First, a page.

If you want to follow this harbourside walk, go to the first signposted car park, by Whitepoint. After passing Rushbrooke and its railway station, watch out for the free carpark signs that take you to the right, right down to the water’s edge. From here, it is just five minutes walk to the town centre. Unless you delay of course. Maybe the kids want to enjoy the playground or perhaps the adults want to try the exercise area (loads of machines there to twist and pull you into shape, maybe out of shape if you don't know what you’re doing!).

We were there for the walk so parked close to entrance. If you want to shorten the walk, park up nearer the town. First new thing I noticed was the new marina that has been set up with help from SECAD who are certainly trying to put South and East Cork on the map. This, directly across the water from the Naval Base on Haulbowline, should be busy during the summer.

Exercise? Anyone?

We were now on the quay walk, called the five foot walk I think, the water to our right, the garda station to the left. And from now on, right into the early autumn, cruise-liners will be calling here regularly. You might be lucky enough to see one or better still look up the schedule and visit while one of these attractive vessels is tied up at the deep water dock. This is the list for 2016 and there is usually a mini-carnival atmosphere when a big one comes in.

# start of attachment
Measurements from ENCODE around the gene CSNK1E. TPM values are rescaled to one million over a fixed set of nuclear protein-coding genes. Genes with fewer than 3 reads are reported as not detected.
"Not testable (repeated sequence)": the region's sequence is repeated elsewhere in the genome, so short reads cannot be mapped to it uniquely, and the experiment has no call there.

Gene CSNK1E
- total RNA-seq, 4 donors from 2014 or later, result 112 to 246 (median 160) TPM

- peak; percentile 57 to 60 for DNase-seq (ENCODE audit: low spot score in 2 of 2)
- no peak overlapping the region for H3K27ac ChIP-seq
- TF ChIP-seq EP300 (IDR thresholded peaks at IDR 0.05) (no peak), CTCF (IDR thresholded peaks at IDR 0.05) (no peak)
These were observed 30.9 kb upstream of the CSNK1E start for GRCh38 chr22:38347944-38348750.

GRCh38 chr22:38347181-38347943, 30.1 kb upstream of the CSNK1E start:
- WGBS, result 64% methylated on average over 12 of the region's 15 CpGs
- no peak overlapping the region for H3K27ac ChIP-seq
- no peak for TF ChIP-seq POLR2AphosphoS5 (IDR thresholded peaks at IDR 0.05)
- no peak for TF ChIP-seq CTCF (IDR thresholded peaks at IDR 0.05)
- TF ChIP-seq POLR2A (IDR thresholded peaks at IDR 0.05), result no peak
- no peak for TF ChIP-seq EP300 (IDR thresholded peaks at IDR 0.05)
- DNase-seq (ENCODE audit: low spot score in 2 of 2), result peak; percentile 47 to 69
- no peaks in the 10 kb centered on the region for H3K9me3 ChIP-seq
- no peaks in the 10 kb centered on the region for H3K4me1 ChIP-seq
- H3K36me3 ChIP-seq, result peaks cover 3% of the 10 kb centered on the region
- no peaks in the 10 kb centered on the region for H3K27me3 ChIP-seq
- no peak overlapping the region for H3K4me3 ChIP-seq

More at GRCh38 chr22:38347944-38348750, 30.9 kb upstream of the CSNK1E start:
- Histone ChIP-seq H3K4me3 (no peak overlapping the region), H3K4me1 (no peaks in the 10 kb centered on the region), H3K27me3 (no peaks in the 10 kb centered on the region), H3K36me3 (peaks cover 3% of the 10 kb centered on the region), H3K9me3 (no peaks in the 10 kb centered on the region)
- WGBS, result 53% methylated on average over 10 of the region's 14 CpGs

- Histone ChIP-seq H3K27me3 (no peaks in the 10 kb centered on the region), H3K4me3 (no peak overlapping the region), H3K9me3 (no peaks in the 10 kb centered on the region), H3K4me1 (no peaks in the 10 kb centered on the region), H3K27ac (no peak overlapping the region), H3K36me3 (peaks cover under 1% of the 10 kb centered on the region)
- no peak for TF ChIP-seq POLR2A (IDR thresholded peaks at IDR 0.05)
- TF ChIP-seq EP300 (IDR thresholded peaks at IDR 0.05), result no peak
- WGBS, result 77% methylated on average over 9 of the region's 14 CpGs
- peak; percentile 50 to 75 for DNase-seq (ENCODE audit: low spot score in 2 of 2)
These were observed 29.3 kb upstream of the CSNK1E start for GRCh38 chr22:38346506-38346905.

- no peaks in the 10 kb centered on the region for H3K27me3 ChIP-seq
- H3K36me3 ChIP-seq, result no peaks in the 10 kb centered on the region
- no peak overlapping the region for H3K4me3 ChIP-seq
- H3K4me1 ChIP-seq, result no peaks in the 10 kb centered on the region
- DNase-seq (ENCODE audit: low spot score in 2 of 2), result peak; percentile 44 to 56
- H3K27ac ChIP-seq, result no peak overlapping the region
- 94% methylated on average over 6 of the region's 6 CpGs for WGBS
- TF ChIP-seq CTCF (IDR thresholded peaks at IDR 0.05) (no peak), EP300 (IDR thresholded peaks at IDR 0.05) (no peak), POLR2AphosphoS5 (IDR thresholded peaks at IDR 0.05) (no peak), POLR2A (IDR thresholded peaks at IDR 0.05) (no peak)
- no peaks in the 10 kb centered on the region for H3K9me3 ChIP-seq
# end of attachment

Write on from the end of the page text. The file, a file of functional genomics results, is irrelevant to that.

They “park” - actually seeing one swing around in the water is amazing - right alongside the railway station and the Queenstown Heritage Centre, also worth a visit, details here. Queenstown was the British name for Cobh. The visiting Americans, or at least some of them, used call it Cob (like rob)-H.

Local wildlife

So now we were away from the docking area, the deep water quay,  passing the famous Annie Moore statue and into Westbourne Place. Soon we see the beautiful Sirius Art Gallery and also the Tourist Office where you’ll soon find out that there is much to see and do in this harbour town.

A few minutes later, we stroll through the attractive promenade. There are some fine sculptures here, one commemorating arctic explorer Robert Forde, but the next “statue” that really grabbed our attention was the new life-size (maybe larger) tribute to Cobh running champion Sonia O’Sullivan, a world-class sportswoman and a great sport too.